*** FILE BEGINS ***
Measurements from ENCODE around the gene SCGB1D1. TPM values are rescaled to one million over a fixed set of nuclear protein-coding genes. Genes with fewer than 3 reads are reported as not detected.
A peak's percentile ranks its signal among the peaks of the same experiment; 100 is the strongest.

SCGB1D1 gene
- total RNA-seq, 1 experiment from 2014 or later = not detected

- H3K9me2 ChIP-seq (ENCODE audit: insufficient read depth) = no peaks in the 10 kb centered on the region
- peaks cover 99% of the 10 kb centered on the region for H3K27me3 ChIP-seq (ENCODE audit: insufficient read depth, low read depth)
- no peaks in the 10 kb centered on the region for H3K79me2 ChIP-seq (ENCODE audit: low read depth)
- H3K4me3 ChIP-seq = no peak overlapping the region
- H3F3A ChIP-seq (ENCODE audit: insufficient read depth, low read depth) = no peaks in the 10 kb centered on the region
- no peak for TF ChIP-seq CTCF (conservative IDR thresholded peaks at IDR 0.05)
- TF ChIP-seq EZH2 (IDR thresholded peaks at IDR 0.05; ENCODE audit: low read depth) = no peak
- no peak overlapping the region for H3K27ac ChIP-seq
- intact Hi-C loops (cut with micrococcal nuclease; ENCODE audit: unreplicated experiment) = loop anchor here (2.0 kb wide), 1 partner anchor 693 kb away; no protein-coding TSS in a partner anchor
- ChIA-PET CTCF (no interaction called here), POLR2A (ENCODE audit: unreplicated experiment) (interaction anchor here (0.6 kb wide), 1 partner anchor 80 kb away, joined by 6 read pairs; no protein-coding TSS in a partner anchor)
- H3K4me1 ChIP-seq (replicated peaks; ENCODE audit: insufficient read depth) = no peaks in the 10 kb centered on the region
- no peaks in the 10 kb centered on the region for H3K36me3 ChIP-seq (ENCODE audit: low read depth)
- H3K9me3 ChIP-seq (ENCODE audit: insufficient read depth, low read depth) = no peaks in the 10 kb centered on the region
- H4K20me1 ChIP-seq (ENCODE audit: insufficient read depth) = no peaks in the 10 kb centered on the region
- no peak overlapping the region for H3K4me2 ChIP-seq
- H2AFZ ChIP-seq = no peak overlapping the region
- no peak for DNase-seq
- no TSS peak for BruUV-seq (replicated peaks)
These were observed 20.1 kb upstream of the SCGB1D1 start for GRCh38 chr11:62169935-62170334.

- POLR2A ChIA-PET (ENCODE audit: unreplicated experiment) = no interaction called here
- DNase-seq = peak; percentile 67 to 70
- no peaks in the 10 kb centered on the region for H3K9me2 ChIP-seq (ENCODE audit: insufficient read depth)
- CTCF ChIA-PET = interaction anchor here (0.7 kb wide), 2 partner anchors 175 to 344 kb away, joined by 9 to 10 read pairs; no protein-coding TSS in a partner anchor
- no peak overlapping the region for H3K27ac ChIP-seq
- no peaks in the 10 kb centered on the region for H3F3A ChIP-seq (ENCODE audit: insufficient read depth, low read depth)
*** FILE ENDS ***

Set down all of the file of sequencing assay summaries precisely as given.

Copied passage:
Measurements from ENCODE around the gene SCGB1D1. TPM values are rescaled to one million over a fixed set of nuclear protein-coding genes. Genes with fewer than 3 reads are reported as not detected.
A peak's percentile ranks its signal among the peaks of the same experiment; 100 is the strongest.

SCGB1D1 gene
- total RNA-seq, 1 experiment from 2014 or later = not detected

- H3K9me2 ChIP-seq (ENCODE audit: insufficient read depth) = no peaks in the 10 kb centered on the region
- peaks cover 99% of the 10 kb centered on the region for H3K27me3 ChIP-seq (ENCODE audit: insufficient read depth, low read depth)
- no peaks in the 10 kb centered on the region for H3K79me2 ChIP-seq (ENCODE audit: low read depth)
- H3K4me3 ChIP-seq = no peak overlapping the region
- H3F3A ChIP-seq (ENCODE audit: insufficient read depth, low read depth) = no peaks in the 10 kb centered on the region
- no peak for TF ChIP-seq CTCF (conservative IDR thresholded peaks at IDR 0.05)
- TF ChIP-seq EZH2 (IDR thresholded peaks at IDR 0.05; ENCODE audit: low read depth) = no peak
- no peak overlapping the region for H3K27ac ChIP-seq
- intact Hi-C loops (cut with micrococcal nuclease; ENCODE audit: unreplicated experiment) = loop anchor here (2.0 kb wide), 1 partner anchor 693 kb away; no protein-coding TSS in a partner anchor
- ChIA-PET CTCF (no interaction called here), POLR2A (ENCODE audit: unreplicated experiment) (interaction anchor here (0.6 kb wide), 1 partner anchor 80 kb away, joined by 6 read pairs; no protein-coding TSS in a partner anchor)
- H3K4me1 ChIP-seq (replicated peaks; ENCODE audit: insufficient read depth) = no peaks in the 10 kb centered on the region
- no peaks in the 10 kb centered on the region for H3K36me3 ChIP-seq (ENCODE audit: low read depth)
- H3K9me3 ChIP-seq (ENCODE audit: insufficient read depth, low read depth) = no peaks in the 10 kb centered on the region
- H4K20me1 ChIP-seq (ENCODE audit: insufficient read depth) = no peaks in the 10 kb centered on the region
- no peak overlapping the region for H3K4me2 ChIP-seq
- H2AFZ ChIP-seq = no peak overlapping the region
- no peak for DNase-seq
- no TSS peak for BruUV-seq (replicated peaks)
These were observed 20.1 kb upstream of the SCGB1D1 start for GRCh38 chr11:62169935-62170334.

- POLR2A ChIA-PET (ENCODE audit: unreplicated experiment) = no interaction called here
- DNase-seq = peak; percentile 67 to 70
- no peaks in the 10 kb centered on the region for H3K9me2 ChIP-seq (ENCODE audit: insufficient read depth)
- CTCF ChIA-PET = interaction anchor here (0.7 kb wide), 2 partner anchors 175 to 344 kb away, joined by 9 to 10 read pairs; no protein-coding TSS in a partner anchor
- no peak overlapping the region for H3K27ac ChIP-seq
- no peaks in the 10 kb centered on the region for H3F3A ChIP-seq (ENCODE audit: insufficient read depth, low read depth)